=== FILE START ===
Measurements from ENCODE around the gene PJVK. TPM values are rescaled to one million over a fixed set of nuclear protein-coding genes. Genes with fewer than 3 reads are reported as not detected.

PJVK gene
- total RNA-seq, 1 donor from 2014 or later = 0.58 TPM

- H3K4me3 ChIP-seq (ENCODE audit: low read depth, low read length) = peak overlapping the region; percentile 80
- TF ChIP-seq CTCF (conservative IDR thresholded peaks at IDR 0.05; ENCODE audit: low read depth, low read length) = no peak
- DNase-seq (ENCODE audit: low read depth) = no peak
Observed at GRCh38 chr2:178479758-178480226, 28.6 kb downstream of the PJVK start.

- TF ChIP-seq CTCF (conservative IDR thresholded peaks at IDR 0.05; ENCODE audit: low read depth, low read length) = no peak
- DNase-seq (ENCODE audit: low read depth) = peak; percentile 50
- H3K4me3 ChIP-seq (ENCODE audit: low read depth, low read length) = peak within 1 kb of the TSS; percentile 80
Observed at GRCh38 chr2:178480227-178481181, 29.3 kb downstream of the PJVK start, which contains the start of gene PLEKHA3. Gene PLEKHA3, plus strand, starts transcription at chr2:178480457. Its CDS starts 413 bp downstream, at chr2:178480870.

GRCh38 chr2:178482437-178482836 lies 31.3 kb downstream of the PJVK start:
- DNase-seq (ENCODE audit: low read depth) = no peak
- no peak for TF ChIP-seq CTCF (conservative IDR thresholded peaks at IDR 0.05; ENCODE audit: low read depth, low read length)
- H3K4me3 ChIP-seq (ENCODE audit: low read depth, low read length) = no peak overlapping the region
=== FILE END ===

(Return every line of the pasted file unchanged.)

Measurements from ENCODE around the gene PJVK. TPM values are rescaled to one million over a fixed set of nuclear protein-coding genes. Genes with fewer than 3 reads are reported as not detected.

PJVK gene
- total RNA-seq, 1 donor from 2014 or later = 0.58 TPM

- H3K4me3 ChIP-seq (ENCODE audit: low read depth, low read length) = peak overlapping the region; percentile 80
- TF ChIP-seq CTCF (conservative IDR thresholded peaks at IDR 0.05; ENCODE audit: low read depth, low read length) = no peak
- DNase-seq (ENCODE audit: low read depth) = no peak
Observed at GRCh38 chr2:178479758-178480226, 28.6 kb downstream of the PJVK start.

- TF ChIP-seq CTCF (conservative IDR thresholded peaks at IDR 0.05; ENCODE audit: low read depth, low read length) = no peak
- DNase-seq (ENCODE audit: low read depth) = peak; percentile 50
- H3K4me3 ChIP-seq (ENCODE audit: low read depth, low read length) = peak within 1 kb of the TSS; percentile 80
Observed at GRCh38 chr2:178480227-178481181, 29.3 kb downstream of the PJVK start, which contains the start of gene PLEKHA3. Gene PLEKHA3, plus strand, starts transcription at chr2:178480457. Its CDS starts 413 bp downstream, at chr2:178480870.

GRCh38 chr2:178482437-178482836 lies 31.3 kb downstream of the PJVK start:
- DNase-seq (ENCODE audit: low read depth) = no peak
- no peak for TF ChIP-seq CTCF (conservative IDR thresholded peaks at IDR 0.05; ENCODE audit: low read depth, low read length)
- H3K4me3 ChIP-seq (ENCODE audit: low read depth, low read length) = no peak overlapping the region